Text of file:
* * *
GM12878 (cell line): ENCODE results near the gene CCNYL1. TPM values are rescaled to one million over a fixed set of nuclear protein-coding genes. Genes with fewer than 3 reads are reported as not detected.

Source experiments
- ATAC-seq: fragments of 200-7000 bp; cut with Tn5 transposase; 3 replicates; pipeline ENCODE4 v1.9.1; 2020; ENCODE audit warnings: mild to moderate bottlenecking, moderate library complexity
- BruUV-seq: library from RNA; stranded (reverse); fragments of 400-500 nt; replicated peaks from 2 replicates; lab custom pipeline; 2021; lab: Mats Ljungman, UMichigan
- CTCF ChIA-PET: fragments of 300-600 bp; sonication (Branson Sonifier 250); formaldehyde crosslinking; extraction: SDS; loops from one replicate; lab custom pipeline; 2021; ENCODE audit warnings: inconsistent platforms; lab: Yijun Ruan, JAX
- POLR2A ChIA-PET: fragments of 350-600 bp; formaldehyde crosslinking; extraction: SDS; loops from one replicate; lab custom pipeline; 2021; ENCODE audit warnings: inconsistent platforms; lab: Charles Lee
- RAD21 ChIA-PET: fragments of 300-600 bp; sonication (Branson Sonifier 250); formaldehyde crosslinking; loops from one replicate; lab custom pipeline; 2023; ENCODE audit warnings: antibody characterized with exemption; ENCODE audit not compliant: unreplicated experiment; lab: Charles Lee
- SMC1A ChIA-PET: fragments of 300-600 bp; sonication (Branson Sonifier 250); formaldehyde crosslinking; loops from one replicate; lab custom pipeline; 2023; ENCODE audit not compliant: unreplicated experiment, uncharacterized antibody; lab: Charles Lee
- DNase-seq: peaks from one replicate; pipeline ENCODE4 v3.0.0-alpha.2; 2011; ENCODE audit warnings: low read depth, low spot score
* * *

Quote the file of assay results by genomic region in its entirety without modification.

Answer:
GM12878 (cell line): ENCODE results near the gene CCNYL1. TPM values are rescaled to one million over a fixed set of nuclear protein-coding genes. Genes with fewer than 3 reads are reported as not detected.

Source experiments
- ATAC-seq: fragments of 200-7000 bp; cut with Tn5 transposase; 3 replicates; pipeline ENCODE4 v1.9.1; 2020; ENCODE audit warnings: mild to moderate bottlenecking, moderate library complexity
- BruUV-seq: library from RNA; stranded (reverse); fragments of 400-500 nt; replicated peaks from 2 replicates; lab custom pipeline; 2021; lab: Mats Ljungman, UMichigan
- CTCF ChIA-PET: fragments of 300-600 bp; sonication (Branson Sonifier 250); formaldehyde crosslinking; extraction: SDS; loops from one replicate; lab custom pipeline; 2021; ENCODE audit warnings: inconsistent platforms; lab: Yijun Ruan, JAX
- POLR2A ChIA-PET: fragments of 350-600 bp; formaldehyde crosslinking; extraction: SDS; loops from one replicate; lab custom pipeline; 2021; ENCODE audit warnings: inconsistent platforms; lab: Charles Lee
- RAD21 ChIA-PET: fragments of 300-600 bp; sonication (Branson Sonifier 250); formaldehyde crosslinking; loops from one replicate; lab custom pipeline; 2023; ENCODE audit warnings: antibody characterized with exemption; ENCODE audit not compliant: unreplicated experiment; lab: Charles Lee
- SMC1A ChIA-PET: fragments of 300-600 bp; sonication (Branson Sonifier 250); formaldehyde crosslinking; loops from one replicate; lab custom pipeline; 2023; ENCODE audit not compliant: unreplicated experiment, uncharacterized antibody; lab: Charles Lee
- DNase-seq: peaks from one replicate; pipeline ENCODE4 v3.0.0-alpha.2; 2011; ENCODE audit warnings: low read depth, low spot score